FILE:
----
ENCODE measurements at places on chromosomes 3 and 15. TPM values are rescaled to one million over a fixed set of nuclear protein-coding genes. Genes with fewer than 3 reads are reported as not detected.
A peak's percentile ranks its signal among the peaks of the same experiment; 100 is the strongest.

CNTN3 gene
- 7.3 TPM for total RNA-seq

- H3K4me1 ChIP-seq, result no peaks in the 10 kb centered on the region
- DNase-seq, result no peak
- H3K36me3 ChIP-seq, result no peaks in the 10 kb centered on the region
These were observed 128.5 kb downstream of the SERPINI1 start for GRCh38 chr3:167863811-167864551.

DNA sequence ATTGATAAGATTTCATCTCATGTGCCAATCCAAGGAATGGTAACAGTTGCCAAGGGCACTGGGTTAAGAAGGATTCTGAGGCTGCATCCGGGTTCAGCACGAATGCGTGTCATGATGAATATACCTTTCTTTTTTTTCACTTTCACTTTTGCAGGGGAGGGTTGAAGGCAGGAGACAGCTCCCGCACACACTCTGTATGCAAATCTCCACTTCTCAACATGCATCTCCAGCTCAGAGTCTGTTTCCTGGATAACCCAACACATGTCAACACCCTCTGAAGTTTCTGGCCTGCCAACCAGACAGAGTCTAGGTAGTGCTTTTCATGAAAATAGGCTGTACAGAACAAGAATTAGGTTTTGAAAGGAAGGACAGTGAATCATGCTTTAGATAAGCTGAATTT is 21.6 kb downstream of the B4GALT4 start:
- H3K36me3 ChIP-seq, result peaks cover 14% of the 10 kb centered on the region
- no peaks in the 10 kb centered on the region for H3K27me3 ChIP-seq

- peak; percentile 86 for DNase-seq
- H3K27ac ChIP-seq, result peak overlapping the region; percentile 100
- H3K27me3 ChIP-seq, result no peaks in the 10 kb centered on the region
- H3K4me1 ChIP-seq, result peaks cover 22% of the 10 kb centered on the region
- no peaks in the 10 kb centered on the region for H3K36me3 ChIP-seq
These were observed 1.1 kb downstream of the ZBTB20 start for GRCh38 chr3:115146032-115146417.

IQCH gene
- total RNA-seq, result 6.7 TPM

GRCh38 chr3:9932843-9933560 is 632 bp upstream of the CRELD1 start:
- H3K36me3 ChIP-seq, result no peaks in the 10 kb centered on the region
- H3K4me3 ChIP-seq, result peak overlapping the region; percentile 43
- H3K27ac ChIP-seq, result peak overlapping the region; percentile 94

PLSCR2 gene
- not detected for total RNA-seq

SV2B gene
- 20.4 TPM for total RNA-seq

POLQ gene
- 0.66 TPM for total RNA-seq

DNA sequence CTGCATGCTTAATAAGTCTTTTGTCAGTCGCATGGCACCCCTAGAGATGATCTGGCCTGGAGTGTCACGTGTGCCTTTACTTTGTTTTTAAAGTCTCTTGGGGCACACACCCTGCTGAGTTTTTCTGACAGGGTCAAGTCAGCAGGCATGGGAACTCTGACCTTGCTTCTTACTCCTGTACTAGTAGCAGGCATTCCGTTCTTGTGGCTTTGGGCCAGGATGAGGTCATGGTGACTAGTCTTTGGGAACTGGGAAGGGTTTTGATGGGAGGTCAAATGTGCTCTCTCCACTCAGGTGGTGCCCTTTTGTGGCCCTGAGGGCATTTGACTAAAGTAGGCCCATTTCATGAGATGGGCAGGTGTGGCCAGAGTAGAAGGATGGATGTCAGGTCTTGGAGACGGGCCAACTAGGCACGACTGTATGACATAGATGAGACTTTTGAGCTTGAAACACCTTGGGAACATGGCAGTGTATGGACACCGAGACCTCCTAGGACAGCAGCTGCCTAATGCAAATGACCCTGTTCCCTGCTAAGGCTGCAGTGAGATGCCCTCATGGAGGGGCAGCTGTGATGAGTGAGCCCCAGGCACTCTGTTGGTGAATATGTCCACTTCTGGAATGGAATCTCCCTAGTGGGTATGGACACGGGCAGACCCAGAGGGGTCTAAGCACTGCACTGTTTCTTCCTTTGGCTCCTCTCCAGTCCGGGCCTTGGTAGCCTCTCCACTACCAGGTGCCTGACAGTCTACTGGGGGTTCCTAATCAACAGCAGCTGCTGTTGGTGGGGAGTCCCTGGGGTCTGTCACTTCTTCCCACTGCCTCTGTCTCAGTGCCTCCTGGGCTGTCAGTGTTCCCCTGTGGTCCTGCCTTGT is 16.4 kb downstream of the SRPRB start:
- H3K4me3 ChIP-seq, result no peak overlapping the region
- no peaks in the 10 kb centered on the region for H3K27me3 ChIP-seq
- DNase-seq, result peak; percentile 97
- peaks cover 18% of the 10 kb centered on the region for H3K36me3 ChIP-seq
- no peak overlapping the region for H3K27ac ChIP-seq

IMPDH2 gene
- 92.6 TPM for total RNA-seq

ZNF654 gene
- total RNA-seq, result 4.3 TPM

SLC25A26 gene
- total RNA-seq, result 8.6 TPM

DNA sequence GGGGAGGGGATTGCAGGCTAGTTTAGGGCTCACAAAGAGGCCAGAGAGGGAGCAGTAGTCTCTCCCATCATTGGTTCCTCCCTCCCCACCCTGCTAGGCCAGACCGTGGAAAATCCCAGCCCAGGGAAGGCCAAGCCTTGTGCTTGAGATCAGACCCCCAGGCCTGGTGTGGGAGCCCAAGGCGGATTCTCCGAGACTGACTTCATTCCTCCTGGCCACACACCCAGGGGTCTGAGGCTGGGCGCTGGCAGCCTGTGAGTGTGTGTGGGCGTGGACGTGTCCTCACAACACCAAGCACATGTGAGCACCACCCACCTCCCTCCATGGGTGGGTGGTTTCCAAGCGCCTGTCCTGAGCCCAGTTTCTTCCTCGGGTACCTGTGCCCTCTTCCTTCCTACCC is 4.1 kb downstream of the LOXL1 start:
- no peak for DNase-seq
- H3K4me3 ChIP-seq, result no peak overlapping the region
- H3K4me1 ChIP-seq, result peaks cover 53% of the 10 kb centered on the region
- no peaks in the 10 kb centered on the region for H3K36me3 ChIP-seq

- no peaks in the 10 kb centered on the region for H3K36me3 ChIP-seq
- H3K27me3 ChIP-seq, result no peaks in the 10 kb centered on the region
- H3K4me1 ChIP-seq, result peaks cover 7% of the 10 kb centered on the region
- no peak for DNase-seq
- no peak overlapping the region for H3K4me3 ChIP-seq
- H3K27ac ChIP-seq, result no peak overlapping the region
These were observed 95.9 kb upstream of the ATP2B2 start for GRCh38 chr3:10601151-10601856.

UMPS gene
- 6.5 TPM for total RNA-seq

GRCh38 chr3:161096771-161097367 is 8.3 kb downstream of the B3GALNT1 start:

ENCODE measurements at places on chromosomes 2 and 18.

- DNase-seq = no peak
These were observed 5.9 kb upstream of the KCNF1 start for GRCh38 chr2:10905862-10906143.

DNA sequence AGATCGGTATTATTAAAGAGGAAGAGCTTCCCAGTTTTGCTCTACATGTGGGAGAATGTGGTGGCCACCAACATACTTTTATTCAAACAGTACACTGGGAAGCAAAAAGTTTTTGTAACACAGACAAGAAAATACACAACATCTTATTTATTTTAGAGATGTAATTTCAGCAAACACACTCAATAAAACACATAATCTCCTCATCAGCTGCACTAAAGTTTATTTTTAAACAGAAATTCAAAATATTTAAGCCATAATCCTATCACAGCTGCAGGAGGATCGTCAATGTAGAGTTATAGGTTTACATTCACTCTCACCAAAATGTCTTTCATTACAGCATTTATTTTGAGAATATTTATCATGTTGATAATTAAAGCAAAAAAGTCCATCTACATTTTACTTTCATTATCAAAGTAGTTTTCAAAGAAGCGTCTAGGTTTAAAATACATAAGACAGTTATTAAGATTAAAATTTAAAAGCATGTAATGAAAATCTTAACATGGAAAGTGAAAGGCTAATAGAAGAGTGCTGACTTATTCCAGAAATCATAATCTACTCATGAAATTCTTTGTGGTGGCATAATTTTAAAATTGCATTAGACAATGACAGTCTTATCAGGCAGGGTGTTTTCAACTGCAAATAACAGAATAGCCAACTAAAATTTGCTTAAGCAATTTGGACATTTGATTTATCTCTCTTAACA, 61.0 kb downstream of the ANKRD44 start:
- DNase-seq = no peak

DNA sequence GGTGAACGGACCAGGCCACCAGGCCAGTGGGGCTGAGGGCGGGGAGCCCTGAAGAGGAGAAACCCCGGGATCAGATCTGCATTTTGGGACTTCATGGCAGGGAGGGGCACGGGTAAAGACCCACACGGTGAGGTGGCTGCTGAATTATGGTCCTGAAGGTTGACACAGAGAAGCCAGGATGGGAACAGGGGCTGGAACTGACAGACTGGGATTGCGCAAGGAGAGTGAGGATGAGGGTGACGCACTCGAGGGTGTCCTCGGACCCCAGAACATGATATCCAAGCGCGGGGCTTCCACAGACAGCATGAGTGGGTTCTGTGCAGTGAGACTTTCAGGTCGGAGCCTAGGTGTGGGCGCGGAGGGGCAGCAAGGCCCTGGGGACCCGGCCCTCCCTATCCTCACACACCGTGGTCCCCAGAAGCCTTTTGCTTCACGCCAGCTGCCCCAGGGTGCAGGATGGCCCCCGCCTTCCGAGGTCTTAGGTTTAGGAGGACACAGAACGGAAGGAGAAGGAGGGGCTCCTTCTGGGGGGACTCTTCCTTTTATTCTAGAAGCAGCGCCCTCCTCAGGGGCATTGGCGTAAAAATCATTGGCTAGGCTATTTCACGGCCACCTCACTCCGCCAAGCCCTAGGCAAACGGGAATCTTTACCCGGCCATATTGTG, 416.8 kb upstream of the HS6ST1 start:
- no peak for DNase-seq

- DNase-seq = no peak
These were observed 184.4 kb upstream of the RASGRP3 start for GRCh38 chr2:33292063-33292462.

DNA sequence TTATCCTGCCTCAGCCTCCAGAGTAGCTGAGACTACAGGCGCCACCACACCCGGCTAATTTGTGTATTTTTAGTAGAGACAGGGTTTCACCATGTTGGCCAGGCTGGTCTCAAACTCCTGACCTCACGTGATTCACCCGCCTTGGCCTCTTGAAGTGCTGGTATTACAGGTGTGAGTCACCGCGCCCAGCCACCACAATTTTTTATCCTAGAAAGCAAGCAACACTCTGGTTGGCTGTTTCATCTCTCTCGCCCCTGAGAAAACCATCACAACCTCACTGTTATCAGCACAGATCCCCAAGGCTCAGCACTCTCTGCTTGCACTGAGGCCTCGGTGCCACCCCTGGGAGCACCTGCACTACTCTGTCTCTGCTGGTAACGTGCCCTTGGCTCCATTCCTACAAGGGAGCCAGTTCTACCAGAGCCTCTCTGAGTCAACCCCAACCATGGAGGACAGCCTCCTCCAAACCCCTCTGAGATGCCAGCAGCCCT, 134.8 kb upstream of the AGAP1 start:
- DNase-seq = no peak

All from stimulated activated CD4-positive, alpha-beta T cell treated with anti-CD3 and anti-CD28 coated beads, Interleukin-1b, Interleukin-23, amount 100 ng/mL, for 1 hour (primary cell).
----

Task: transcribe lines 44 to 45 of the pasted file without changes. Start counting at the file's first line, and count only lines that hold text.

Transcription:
- H3K4me3 ChIP-seq, result no peak overlapping the region
- H3K4me1 ChIP-seq, result peaks cover 53% of the 10 kb centered on the region